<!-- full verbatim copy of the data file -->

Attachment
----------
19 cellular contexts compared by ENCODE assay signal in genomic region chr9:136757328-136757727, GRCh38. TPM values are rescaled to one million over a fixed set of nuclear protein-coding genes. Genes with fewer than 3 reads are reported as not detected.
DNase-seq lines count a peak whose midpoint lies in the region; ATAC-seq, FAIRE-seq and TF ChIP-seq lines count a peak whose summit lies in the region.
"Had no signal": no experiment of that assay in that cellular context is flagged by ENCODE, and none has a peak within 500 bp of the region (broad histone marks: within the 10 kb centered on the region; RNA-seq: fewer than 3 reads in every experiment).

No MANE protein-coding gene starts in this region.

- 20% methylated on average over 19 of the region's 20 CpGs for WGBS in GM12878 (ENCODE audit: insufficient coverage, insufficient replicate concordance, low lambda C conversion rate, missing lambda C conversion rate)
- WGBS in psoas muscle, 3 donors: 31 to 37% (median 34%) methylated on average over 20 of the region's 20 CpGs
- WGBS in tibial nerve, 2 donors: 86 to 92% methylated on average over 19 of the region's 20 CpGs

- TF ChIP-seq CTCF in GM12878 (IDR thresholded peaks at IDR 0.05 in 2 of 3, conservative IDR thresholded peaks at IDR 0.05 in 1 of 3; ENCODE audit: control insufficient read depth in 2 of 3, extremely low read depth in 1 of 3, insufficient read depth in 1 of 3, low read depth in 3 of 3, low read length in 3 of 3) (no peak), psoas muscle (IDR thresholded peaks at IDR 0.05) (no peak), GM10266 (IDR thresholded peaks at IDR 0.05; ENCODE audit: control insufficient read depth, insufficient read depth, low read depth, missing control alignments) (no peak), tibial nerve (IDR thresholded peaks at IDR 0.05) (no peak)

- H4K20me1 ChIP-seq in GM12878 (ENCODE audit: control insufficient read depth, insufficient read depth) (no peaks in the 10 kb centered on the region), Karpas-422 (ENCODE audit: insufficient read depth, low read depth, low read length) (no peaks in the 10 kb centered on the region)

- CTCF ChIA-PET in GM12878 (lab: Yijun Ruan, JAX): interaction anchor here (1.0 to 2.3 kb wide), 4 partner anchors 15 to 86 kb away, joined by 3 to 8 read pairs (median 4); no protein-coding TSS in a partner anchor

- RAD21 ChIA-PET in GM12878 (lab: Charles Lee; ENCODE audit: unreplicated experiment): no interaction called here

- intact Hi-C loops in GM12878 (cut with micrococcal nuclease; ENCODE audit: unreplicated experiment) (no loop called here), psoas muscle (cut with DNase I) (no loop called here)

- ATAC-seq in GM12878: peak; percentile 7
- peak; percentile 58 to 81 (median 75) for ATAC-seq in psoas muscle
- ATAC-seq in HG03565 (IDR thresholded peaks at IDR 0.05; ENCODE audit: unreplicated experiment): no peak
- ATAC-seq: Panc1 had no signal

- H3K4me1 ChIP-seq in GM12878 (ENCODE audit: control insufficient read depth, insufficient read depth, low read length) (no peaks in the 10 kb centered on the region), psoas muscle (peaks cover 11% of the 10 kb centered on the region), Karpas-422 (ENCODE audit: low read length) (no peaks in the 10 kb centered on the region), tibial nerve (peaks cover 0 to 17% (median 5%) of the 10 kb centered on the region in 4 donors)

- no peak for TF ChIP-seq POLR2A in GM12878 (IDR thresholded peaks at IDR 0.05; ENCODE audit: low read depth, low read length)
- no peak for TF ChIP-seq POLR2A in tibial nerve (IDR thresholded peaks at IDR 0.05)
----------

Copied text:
19 cellular contexts compared by ENCODE assay signal in genomic region chr9:136757328-136757727, GRCh38. TPM values are rescaled to one million over a fixed set of nuclear protein-coding genes. Genes with fewer than 3 reads are reported as not detected.
DNase-seq lines count a peak whose midpoint lies in the region; ATAC-seq, FAIRE-seq and TF ChIP-seq lines count a peak whose summit lies in the region.
"Had no signal": no experiment of that assay in that cellular context is flagged by ENCODE, and none has a peak within 500 bp of the region (broad histone marks: within the 10 kb centered on the region; RNA-seq: fewer than 3 reads in every experiment).

No MANE protein-coding gene starts in this region.

- 20% methylated on average over 19 of the region's 20 CpGs for WGBS in GM12878 (ENCODE audit: insufficient coverage, insufficient replicate concordance, low lambda C conversion rate, missing lambda C conversion rate)
- WGBS in psoas muscle, 3 donors: 31 to 37% (median 34%) methylated on average over 20 of the region's 20 CpGs
- WGBS in tibial nerve, 2 donors: 86 to 92% methylated on average over 19 of the region's 20 CpGs

- TF ChIP-seq CTCF in GM12878 (IDR thresholded peaks at IDR 0.05 in 2 of 3, conservative IDR thresholded peaks at IDR 0.05 in 1 of 3; ENCODE audit: control insufficient read depth in 2 of 3, extremely low read depth in 1 of 3, insufficient read depth in 1 of 3, low read depth in 3 of 3, low read length in 3 of 3) (no peak), psoas muscle (IDR thresholded peaks at IDR 0.05) (no peak), GM10266 (IDR thresholded peaks at IDR 0.05; ENCODE audit: control insufficient read depth, insufficient read depth, low read depth, missing control alignments) (no peak), tibial nerve (IDR thresholded peaks at IDR 0.05) (no peak)

- H4K20me1 ChIP-seq in GM12878 (ENCODE audit: control insufficient read depth, insufficient read depth) (no peaks in the 10 kb centered on the region), Karpas-422 (ENCODE audit: insufficient read depth, low read depth, low read length) (no peaks in the 10 kb centered on the region)

- CTCF ChIA-PET in GM12878 (lab: Yijun Ruan, JAX): interaction anchor here (1.0 to 2.3 kb wide), 4 partner anchors 15 to 86 kb away, joined by 3 to 8 read pairs (median 4); no protein-coding TSS in a partner anchor

- RAD21 ChIA-PET in GM12878 (lab: Charles Lee; ENCODE audit: unreplicated experiment): no interaction called here

- intact Hi-C loops in GM12878 (cut with micrococcal nuclease; ENCODE audit: unreplicated experiment) (no loop called here), psoas muscle (cut with DNase I) (no loop called here)

- ATAC-seq in GM12878: peak; percentile 7
- peak; percentile 58 to 81 (median 75) for ATAC-seq in psoas muscle
- ATAC-seq in HG03565 (IDR thresholded peaks at IDR 0.05; ENCODE audit: unreplicated experiment): no peak
- ATAC-seq: Panc1 had no signal

- H3K4me1 ChIP-seq in GM12878 (ENCODE audit: control insufficient read depth, insufficient read depth, low read length) (no peaks in the 10 kb centered on the region), psoas muscle (peaks cover 11% of the 10 kb centered on the region), Karpas-422 (ENCODE audit: low read length) (no peaks in the 10 kb centered on the region), tibial nerve (peaks cover 0 to 17% (median 5%) of the 10 kb centered on the region in 4 donors)

- no peak for TF ChIP-seq POLR2A in GM12878 (IDR thresholded peaks at IDR 0.05; ENCODE audit: low read depth, low read length)
- no peak for TF ChIP-seq POLR2A in tibial nerve (IDR thresholded peaks at IDR 0.05)